We expect this from the Palestinians and their supporters, who need to invent a narrative for a nonexistent people.
We expect better from a publication that calls itself the “Paper of Record” and claims a commitment to strictest journalistic integrity.
Last month The New York Times published two articles that suggested Jesus was a Palestinian. As Tamar Sternthal, director of the Israel office of CAMERA, noted in a Times of Israel blog, they’ve done this before, most notably in 2008 and 2019. In both cases, the Times issued detailed corrections acknowledging that Jesus was a Jew.
Makes you wonder who let the more recent articles through without a fact-check…
But there’s really no debate to be had. Jesus is known to us today because of Christianity. And Christianity is based wholly and solely upon the Hebrew Bible and the New Testament.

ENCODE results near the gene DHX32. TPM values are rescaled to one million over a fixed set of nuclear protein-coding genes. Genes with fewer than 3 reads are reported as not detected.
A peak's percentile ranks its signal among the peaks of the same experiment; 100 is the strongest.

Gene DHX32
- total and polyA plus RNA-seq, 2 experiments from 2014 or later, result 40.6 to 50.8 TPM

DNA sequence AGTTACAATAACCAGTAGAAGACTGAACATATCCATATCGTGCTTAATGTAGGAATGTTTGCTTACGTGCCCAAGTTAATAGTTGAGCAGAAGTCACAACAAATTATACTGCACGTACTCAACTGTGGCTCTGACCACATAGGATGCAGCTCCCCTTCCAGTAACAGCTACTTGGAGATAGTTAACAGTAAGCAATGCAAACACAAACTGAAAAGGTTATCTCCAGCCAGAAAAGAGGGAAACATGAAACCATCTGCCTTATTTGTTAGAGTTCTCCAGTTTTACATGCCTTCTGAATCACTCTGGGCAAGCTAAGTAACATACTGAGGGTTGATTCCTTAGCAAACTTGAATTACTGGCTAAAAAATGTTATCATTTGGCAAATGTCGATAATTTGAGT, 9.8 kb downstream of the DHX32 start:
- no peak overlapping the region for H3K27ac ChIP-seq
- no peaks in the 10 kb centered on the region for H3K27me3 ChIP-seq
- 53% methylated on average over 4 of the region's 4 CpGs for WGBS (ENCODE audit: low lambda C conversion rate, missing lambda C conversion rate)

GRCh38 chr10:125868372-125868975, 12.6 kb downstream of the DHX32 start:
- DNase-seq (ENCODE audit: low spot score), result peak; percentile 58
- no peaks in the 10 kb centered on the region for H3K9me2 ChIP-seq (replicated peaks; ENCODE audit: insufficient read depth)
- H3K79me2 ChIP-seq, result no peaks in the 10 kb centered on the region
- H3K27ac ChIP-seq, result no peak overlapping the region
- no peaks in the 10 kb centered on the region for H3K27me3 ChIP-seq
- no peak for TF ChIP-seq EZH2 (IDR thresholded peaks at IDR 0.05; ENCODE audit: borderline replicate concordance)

The “Document of Record” for Jesus’ life and ministry is the New Testament. There is no other.
So what does it say on the matter of Jesus’ identity?
- In Matthew 2:2, the magi who come looking for the newborn Messiah ask King Herod, “Where is he that is born King of the Jews?”
- Herod’s advisors then inform him that prophecy states the Messiah will be born in nearby “Bethlehem of Judea.”
- John 1:11 says Jesus “came to his own, and his own did not receive him,” in clear reference to the Jewish population in the Holy Land at the time.
- In John 4:22, Jesus identifies himself as a Jew when speaking to the Samaritan woman.
- The author of the book of Hebrew (7:14) informs that “it is clear that our Lord descended from Judah.”
- Matthew, Luke and John record both Jesus’ priestly opponents and the Romans mocking Jesus at his crucifixion as “King of the Jews” for having revealed himself as the awaited Messiah.
- And, of course, throughout the gospels we read about Jesus teaching in synagogues and the Jewish Temple in Jerusalem, and observing Jewish holidays like Passover.
And how many verses in the New Testament mention the word “Palestine,” in relation to Jesus or otherwise?
Zero. That’s how many.
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